Across town, Ellen Dorris received a visit from a different group of EC staff.
“Mrs. Dorris was really proud of her husband, and showed us plaques where he had been involved in Southern Baptist work over many years,” said Janice LaRoy, administrative assistant to the vice president for Convention communications and relations. Her husband, who passed away in 2008, served for fifty years in churches in Alabama, Georgia, and Kentucky.
“She was so appreciative of having someone there who cared,” said Deb Baca, administrative assistant to the vice president for Cooperative Program and stewardship.
Her daughters were also present for the visit, and shared stories about their father as well. “That was a blessing for us, to meet them,” LaRoy said, “but also a blessing for them, to know that [their father’s] life mattered, and his service.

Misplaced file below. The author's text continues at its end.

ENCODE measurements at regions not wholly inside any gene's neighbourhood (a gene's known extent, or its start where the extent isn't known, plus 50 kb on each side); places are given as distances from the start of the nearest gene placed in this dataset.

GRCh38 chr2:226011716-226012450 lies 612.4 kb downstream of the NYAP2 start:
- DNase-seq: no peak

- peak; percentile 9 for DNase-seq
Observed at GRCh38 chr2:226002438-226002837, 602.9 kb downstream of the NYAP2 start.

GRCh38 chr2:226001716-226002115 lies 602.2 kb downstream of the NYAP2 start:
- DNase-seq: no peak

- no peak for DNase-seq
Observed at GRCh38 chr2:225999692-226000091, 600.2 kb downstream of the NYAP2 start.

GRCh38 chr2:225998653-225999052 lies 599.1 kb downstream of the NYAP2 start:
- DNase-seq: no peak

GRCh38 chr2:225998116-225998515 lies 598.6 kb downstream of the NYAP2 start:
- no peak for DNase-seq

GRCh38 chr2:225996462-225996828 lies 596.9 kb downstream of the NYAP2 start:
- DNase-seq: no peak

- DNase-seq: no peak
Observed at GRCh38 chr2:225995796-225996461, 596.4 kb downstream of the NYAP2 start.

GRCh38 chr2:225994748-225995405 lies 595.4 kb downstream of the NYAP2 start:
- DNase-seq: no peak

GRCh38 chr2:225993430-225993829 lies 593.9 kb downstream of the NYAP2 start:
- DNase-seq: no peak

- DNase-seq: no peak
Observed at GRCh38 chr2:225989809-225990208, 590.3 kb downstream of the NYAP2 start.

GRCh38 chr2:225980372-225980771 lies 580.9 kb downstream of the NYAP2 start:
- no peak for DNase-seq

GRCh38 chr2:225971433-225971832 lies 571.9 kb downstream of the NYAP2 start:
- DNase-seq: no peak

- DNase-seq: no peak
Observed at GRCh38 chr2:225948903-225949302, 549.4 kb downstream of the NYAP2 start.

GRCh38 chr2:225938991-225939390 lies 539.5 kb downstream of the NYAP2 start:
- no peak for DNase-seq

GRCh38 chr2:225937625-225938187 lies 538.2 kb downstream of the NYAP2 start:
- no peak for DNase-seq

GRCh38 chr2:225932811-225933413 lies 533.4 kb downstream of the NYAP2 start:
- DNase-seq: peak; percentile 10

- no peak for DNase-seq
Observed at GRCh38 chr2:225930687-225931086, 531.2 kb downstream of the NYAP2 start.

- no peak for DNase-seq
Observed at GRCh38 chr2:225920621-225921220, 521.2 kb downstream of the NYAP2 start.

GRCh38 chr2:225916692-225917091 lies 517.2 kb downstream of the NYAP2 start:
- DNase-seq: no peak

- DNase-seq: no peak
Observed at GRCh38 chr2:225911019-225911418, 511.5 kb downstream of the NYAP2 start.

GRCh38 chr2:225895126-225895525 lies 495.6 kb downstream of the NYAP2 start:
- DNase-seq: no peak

“You could tell that the daughters had love and respect for both their father and their mother.”
Mrs. Dorris struggles with health issues and lives on a limited income. She is unable to drive and cannot attend church regularly. She seemed to appreciate the gifts they brought, LaRoy said.
“It was just a happy visit, letting someone know that she wasn’t forgotten.”
After the visit, Mrs. Dorris sent a card to the staff members with whom she had visited. “I so enjoyed your visit,” she wrote. “Living alone becomes very old. You all lifted my spirits.
“I needed everything you brought. It’s nice to be remembered.”
The Executive Committee conducted their visits in the same city where Southern Baptists began their ministry to retired ministers nearly one hundred years before.
William Lunsford, pastor of Edgefield Baptist Church in Nashville, saw how soldiers returning from fighting in World War I were being cared for by the government. He thought of ministers who had sacrificed so much in their lifetimes by serving at small churches and who in retirement were struggling to get by, and felt that these “soldiers of the cross” deserved the same kind of care.